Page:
A significant number of adolescents lose their protection from hepatitis B virus (HBV) infection, despite having received a complete vaccination series as infants reveals new research. The results were published in the January 2013 issue of Hepatology, a journal published by Wiley on behalf of the American Association for the Study of Liver Diseases. The results suggest that teens with high-risk mothers (those positive for HBeAg) and teens whose immune system fails to remember a previous viral exposure (immunological memory) are behind HBV reinfection.
Infection with HBV is a major global health concern even with the success of universal vaccination against the virus in infants. The World Health Organization (WHO) estimates two billion individuals worldwide have HBV infection, with 360 million chronic carriers of the hepatitis B surface antigen (HBsAg). In the U.S., the Centers for Disease Control and Prevention (CDC) state that up to 1.4 million Americans are living with chronic HBV.
AdvertisementIn Taiwan, where the present study was conducted, mother-to-child transmission (vertical transmission) is responsible for much of the HBV cases in that country. In fact, Taiwan has long been an endemic area with an HBV infection rate of 95% and HBsAg carrier rate that is found in up to 20% of the general population. To combat this major health burden, Taiwan launched the world's first universal vaccination program in 1984, vaccinating newborns of infectious mothers then expanding to all newborns in 1986.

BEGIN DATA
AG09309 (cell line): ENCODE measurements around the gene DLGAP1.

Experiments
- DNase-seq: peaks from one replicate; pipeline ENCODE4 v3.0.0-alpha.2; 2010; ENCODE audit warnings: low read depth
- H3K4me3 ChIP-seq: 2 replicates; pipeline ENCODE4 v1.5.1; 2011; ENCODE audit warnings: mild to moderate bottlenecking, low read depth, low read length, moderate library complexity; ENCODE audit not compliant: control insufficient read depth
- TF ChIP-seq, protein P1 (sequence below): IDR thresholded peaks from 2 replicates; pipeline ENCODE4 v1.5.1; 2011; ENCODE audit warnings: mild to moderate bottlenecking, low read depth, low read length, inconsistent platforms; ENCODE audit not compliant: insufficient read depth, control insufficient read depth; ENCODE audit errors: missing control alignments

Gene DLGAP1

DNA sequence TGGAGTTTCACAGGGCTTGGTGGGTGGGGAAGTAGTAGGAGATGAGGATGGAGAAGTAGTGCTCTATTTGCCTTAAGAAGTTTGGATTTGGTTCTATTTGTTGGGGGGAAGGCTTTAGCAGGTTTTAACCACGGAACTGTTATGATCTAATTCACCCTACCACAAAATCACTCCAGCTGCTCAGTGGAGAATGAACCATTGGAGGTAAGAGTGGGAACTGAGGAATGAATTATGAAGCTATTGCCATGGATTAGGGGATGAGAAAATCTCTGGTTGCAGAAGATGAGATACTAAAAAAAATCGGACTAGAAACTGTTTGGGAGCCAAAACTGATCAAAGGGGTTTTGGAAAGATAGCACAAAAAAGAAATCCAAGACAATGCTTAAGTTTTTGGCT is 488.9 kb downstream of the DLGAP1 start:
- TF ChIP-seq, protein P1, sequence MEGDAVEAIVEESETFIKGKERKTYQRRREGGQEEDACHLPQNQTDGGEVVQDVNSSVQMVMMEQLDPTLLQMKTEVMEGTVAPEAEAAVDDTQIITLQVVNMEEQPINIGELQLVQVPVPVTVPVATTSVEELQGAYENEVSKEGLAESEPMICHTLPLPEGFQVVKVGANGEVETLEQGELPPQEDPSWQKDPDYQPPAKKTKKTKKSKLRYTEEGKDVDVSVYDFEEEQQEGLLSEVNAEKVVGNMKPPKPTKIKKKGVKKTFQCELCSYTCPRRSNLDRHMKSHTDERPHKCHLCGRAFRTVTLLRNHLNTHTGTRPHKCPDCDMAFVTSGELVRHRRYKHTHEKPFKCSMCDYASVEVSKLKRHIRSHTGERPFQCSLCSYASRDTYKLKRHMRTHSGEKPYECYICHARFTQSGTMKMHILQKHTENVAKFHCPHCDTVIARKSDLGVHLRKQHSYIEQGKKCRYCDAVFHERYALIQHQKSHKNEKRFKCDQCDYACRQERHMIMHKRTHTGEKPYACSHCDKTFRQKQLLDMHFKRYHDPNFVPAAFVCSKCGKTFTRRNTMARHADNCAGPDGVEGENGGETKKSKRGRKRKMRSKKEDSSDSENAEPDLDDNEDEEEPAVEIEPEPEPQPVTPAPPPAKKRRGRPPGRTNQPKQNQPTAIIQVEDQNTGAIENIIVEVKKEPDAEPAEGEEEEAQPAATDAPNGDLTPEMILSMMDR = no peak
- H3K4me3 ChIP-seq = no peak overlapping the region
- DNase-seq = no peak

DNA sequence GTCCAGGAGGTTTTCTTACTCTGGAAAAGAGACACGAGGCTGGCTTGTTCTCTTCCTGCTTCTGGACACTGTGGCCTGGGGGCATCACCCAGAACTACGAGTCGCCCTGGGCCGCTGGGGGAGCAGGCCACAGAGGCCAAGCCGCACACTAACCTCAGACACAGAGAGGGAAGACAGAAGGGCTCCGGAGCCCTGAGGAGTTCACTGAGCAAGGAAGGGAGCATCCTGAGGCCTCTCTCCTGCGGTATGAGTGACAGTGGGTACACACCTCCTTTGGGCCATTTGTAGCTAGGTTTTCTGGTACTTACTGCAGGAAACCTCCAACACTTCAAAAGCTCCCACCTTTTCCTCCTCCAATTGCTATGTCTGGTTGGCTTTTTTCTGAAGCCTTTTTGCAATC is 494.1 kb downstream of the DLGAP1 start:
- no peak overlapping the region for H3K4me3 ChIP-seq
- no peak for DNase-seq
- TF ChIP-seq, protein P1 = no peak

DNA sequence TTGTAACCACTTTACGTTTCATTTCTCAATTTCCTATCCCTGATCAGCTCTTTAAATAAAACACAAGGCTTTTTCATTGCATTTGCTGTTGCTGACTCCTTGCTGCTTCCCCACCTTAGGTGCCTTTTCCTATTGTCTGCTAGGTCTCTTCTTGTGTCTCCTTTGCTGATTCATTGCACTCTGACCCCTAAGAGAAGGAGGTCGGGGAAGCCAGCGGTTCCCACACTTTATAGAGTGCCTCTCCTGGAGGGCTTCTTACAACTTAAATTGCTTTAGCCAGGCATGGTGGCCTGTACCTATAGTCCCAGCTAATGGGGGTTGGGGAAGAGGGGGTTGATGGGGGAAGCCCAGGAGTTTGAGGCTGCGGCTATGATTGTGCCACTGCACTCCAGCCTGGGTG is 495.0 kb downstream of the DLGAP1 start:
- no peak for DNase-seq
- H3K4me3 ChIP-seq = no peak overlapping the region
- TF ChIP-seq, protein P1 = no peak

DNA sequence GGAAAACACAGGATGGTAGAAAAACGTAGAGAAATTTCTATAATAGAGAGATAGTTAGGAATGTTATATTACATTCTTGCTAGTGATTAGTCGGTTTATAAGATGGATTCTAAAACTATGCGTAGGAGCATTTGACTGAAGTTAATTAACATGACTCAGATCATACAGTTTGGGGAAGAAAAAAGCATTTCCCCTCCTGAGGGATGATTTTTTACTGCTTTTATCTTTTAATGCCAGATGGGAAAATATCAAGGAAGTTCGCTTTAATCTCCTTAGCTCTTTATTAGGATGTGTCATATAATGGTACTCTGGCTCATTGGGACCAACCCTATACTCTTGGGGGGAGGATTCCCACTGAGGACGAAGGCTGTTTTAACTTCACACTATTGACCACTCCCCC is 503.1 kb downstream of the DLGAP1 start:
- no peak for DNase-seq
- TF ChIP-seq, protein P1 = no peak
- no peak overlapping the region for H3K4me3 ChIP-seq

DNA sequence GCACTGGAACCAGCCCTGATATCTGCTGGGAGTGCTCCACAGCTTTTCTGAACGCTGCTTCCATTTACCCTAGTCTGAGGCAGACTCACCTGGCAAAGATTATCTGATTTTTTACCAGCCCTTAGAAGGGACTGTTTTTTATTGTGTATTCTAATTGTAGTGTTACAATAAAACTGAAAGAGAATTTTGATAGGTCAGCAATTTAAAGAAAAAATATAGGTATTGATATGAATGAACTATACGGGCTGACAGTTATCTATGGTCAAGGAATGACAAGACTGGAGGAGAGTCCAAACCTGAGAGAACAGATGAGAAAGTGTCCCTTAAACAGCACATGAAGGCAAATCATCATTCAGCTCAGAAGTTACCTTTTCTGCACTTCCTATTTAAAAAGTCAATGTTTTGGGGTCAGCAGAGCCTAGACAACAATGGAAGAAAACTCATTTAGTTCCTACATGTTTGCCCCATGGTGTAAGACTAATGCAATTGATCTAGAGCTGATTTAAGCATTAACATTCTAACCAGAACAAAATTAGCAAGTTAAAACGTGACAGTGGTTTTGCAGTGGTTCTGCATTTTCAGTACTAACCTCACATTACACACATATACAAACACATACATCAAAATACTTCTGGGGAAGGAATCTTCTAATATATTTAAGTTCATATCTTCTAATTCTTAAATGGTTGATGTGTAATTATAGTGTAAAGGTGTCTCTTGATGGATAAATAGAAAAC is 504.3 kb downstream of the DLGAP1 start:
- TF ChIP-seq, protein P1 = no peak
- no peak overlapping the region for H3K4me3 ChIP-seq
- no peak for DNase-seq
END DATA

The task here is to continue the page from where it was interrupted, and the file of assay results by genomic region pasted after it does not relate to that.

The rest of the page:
"Chronic HBV is a major health burden that leads to cirrhosis, liver cancer (hepatocellular carcinoma) and liver failure, shortening lives and placing a huge economic drain on society," said lead author, Dr. Li-Yu Wang from Mackay Medical College in New Taipei City, Taiwan. "While infantile HBV vaccination is highly effective, it is not 100% and our study examines the long-term success of the HBV vaccine in a high-risk population." For the present study, 8733 high school students born between July 1987 and July 1991 provided vaccination records and were assessed for presence of HBsAg and antibodies to HBsAg (anti-HBs). The mean age of participants was 16 years and 53% of the group was male. All participants attended school in Hualien County located in east Taiwan.
Findings indicate that HBsAg and anti-HBs positive rates were 2% and 48%, respectively. For students who received the HBV immune globulin (HBIG) and vaccine as infants, 15% were positive for HBsAga rate that was significantly higher in students whose mothers were positive for HBeAg and who received HBIG off schedule. Researchers found a significantly negative association between HB vaccination dose and a positive rate of HBsAg among students who did not receive HBIG.
Reporting on previous research the team notes that the vaccine program reduced HBV infection and carrier rates of children in Taiwan. Prior studies also reported a decline in severe hepatitis in infants and liver cancer in children as a result of the vaccine program. Dr. Wang concludes, "Certainly the HBV vaccine program was a great success in Taiwan. For adolescents who lose protection, a HBV vaccination booster at age 15 or older should be considered, particularly in those born to HBsAg positive mothers or who had a high-risk of HBV exposure. Those born to high-risk mothers should first be screened for HBsAg."
Researchers further suggest a routine anti-HBV treatment during pregnancy may help to further reduce infant exposure to the virus. However, they stress that the safety and efficacy of this therapy plan would need to be proven in large-scale studies before standard use to combat HBV.